Serving Shoppers Anywhere, Anytime

The physical store is the vital arena for making, maintaining and influencing shopper behavior. But it also faces an increasing number of competitive sales channels.

These new channels are rapidly multiplying and evolving, so when retailers create five-year plans for store systems they need to design them to accommodate new technologies that break through traditional store walls.

What's at Stake
One of the fastest-growing channels today is mobile commerce, but it is just one of many on the horizon that consumers are racing to adopt. Tomorrow's customers will demand to shop how they want, where they want, and when they want. As a result, retailers must be able to quickly adapt, a task getting harder as consumer-based technologies advance faster than business IT.

The first step in moving toward an advanced store systems model is the ability for associates and customers to tap into real-time databases for transaction histories, order tracking, loyalty program status, coupon redemption, product look-up, and inventory status.

The second step is to create a deep level of cross-channel integration that demolishes silos, removes point-to-point app integration schemes, shutters legacy systems, and tightly couples customer-facing and back-end systems onto a unified technology platform.

The third step is deployment of demand-driven systems for computer-assisted ordering, localized CRM-based assortments and promotions, and end-to-end supply chain systems that fill shelves and create customer satisfaction.

Next-Wave Apps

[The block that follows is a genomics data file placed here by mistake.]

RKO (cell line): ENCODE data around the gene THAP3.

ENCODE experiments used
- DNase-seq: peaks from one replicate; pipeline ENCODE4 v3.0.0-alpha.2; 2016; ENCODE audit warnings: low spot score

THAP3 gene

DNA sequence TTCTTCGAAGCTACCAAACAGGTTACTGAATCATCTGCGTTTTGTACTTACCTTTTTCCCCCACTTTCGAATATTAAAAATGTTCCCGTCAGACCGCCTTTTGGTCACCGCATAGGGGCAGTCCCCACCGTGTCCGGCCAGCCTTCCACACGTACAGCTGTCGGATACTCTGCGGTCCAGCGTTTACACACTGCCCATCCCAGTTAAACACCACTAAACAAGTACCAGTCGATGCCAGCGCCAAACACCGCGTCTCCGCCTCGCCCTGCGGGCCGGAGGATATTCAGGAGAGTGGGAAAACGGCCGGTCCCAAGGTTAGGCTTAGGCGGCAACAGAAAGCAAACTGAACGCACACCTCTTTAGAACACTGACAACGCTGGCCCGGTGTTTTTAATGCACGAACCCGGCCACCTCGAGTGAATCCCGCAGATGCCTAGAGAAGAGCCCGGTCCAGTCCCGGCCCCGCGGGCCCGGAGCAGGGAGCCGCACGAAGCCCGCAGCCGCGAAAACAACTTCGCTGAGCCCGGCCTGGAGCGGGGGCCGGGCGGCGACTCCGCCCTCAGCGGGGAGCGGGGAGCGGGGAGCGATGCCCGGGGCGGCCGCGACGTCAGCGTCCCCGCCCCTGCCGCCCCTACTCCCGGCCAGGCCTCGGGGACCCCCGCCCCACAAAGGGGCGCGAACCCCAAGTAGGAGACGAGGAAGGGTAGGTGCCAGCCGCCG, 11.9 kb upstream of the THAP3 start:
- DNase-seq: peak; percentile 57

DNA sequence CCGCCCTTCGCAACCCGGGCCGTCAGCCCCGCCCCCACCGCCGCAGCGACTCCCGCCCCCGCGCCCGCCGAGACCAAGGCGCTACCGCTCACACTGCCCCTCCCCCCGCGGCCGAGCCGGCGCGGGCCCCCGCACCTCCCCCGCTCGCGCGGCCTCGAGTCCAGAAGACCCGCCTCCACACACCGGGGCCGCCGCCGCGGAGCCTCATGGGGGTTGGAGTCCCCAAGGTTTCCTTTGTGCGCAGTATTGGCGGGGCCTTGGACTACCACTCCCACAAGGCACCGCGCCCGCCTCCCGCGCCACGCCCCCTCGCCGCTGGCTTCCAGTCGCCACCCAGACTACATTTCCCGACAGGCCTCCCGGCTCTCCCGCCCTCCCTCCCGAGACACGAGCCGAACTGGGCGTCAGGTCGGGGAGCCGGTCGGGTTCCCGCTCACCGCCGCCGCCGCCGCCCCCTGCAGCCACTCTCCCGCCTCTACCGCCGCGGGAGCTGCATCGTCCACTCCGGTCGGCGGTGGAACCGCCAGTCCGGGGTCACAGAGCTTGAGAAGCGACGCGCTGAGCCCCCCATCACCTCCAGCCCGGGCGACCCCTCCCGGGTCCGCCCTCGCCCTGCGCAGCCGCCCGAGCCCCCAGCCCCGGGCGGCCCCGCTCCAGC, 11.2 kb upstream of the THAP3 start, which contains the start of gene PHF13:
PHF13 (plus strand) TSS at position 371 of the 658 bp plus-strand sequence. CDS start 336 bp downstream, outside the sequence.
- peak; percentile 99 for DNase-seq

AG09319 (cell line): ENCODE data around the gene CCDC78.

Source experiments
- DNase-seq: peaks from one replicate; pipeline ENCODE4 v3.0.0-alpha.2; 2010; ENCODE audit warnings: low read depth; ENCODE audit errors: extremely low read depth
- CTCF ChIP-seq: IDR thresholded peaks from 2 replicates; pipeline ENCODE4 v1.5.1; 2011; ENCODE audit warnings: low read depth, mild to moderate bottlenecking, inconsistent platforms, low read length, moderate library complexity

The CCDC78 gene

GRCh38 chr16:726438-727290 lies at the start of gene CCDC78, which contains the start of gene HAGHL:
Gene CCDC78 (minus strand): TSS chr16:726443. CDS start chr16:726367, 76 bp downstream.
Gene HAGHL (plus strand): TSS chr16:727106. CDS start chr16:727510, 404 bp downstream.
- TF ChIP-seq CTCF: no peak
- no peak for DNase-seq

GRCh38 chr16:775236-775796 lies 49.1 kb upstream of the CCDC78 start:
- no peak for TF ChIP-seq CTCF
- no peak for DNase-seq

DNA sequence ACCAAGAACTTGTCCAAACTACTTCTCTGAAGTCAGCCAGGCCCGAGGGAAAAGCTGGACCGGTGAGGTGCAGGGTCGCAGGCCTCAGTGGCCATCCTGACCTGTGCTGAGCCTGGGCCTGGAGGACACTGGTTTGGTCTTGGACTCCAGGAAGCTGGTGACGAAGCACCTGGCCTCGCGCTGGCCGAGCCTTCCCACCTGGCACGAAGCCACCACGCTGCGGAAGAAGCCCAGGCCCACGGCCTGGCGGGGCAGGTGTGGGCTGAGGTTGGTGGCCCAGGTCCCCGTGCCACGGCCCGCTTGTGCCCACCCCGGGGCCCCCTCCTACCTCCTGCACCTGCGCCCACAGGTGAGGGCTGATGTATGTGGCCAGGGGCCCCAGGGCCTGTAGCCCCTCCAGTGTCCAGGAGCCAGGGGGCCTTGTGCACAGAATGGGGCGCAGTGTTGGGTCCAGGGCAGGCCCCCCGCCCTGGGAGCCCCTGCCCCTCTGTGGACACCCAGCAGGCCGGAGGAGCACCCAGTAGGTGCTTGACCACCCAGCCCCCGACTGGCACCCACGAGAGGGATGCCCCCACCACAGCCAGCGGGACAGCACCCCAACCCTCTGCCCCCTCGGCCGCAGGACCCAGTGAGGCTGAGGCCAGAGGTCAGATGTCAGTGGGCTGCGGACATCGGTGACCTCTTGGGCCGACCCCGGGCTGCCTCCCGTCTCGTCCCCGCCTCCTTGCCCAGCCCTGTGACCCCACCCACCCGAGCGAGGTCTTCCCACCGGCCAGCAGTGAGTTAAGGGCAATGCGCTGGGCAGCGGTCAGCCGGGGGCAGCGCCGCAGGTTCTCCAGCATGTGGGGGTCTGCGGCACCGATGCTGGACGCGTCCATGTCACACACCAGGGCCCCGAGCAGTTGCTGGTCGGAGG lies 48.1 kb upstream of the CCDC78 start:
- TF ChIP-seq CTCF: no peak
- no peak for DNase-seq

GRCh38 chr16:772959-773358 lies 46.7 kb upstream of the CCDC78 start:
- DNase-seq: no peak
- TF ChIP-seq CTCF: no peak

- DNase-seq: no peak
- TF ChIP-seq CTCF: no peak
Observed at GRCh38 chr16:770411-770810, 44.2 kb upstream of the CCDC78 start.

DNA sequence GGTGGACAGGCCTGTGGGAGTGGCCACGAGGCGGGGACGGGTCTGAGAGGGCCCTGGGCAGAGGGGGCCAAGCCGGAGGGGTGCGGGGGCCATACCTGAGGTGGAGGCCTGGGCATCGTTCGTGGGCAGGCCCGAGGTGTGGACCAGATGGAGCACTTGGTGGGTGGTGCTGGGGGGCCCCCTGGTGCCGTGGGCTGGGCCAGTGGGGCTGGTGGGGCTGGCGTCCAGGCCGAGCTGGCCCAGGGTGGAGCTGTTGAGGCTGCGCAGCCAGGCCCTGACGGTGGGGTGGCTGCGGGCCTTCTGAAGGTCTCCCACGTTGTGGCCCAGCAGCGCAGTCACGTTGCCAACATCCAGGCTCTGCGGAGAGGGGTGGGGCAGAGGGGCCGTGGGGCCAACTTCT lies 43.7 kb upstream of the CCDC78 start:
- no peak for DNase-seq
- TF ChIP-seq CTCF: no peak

The fourth step is using technology as a differentiator to achieve competitive edge and a personalized shopping experience through interactive signage, kiosks, and location-based messaging.

This innovative step links customer-facing applications to store systems. In a big box store, for example, customer service can be delivered by enabling shoppers with cell phones to summon a store associate for assistance.

An electronics store could allow consumers to scan a barcode and use a mobile app to look up customer reviews or product comparisons. A drug store could use kiosks to let shoppers access a centralized pool of product experts.

Retailers also will use location-based applications, such as digital signage activated by an RF-equipped shopping cart or linked to a real-time "heat map" sensing physical concentrations of shoppers.

They will also be able to send messages or offers to a shopper's cell phone as she nears a special display. By linking customer-specific offerings to a shopper's loyalty program and purchase history, messages ultimately can be personalized to a one-to-one level.

By 2015, store systems will need to become agile enough to reach beyond the four walls that no longer hold them back from serving customers anywhere, anytime.

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